Death is a fact of life for us all. Fortunately, very few animals die on the farm. Usually one sells an older cow, or a person sells an older horse to buy a younger one before they are beyond use. Of course, some of us old softies keep favorite animals until they die. We just recently lost our old Morgan stallion at age 25. While in many places, you can simply call a rendering plant which renders dead livestock down into fertilizer and soap fat among other things, we feel that our big “pets” deserve better. A friend brought over a backhoe, and in ten minutes dug a nice deep grave for our old friend and that was that. He even put up the wood cross that our son, David, made for the horse that taught him to ride.

Farmers with large acreages and living in areas free of restrictions usually just drag dead livestock out into the woods and let nature take its course. (Assuming that the animal did not die of a disease that could be contagious.)

Jackie

I have been newly introduced to an old grain"spelt. Because of a wheat allergy, I am finding this grain of great interest. Do you have any ideas on how to grow spelt or any good recipes that come to mind? Thank you for your kindness.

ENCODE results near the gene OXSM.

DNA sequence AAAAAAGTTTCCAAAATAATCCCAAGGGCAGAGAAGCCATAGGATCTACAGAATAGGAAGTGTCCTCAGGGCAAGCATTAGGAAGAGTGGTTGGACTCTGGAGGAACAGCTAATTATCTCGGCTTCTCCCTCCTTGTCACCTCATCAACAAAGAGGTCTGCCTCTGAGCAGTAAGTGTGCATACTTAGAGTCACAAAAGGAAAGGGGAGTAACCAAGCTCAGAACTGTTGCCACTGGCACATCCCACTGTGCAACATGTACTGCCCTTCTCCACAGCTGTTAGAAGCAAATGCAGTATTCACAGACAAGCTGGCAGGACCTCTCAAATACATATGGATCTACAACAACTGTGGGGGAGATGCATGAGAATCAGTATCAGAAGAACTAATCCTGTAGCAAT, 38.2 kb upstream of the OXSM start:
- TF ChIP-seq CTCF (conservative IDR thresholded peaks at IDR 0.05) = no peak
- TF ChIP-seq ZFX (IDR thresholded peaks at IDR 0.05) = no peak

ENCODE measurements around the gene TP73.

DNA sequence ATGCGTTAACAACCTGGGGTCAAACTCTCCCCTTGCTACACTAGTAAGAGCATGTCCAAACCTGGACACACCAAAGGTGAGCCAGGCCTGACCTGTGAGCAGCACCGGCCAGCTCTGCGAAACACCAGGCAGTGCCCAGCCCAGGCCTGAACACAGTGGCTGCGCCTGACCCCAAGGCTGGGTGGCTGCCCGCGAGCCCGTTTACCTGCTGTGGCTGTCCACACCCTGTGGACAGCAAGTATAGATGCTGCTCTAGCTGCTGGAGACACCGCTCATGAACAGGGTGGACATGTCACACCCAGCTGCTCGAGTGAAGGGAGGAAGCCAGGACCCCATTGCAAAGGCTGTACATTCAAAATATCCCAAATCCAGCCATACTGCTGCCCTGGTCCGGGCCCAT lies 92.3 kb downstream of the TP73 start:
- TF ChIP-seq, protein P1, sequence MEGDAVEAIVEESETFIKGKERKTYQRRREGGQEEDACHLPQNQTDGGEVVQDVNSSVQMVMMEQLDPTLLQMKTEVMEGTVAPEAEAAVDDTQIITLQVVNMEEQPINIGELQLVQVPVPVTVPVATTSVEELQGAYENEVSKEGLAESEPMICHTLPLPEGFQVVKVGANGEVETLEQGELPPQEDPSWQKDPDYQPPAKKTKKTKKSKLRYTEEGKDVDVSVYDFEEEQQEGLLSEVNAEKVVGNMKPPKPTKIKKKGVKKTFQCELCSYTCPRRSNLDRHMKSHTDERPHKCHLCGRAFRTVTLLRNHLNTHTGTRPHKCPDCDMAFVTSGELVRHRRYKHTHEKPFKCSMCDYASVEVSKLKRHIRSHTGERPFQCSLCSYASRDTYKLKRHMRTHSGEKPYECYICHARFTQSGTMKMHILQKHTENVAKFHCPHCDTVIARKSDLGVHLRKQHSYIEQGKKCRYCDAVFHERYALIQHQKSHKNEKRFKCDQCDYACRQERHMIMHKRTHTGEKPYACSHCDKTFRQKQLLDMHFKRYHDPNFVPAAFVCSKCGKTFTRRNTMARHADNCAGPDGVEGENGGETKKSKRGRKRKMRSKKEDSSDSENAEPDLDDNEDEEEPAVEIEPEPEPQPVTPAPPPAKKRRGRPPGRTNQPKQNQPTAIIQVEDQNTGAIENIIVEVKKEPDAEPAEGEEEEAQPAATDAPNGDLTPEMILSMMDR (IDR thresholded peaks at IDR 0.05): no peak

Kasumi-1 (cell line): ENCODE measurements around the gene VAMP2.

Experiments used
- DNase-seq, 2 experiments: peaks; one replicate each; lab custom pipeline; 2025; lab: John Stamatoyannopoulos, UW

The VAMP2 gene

Vince Williams
jacind@swbell.net

I’d be cautious in using spelt, as it is an old variety of wheat that was primarily used for livestock feed and it is a bit hard to thresh out effectively. It is grown and used almost like wheat, but it will be coarser when ground as there will often be bits of chaff that do not winnow out when it is cleaned. One of the first grains I helped plant was spelt. I thought they said “smelt” and wondered why anyone would plant fish all over a 40 acre field.

Have you tried some of the alternative flour grains? I use a lot of cornmeal, masa (corn flour), rice flour, amaranth, oat, quinoa, and others for fun, taste, and variety. We like flat breads made of these grains just about as much as we do a nicely browned loaf of fresh wheat bread. And we have no wheat allergies.

Jackie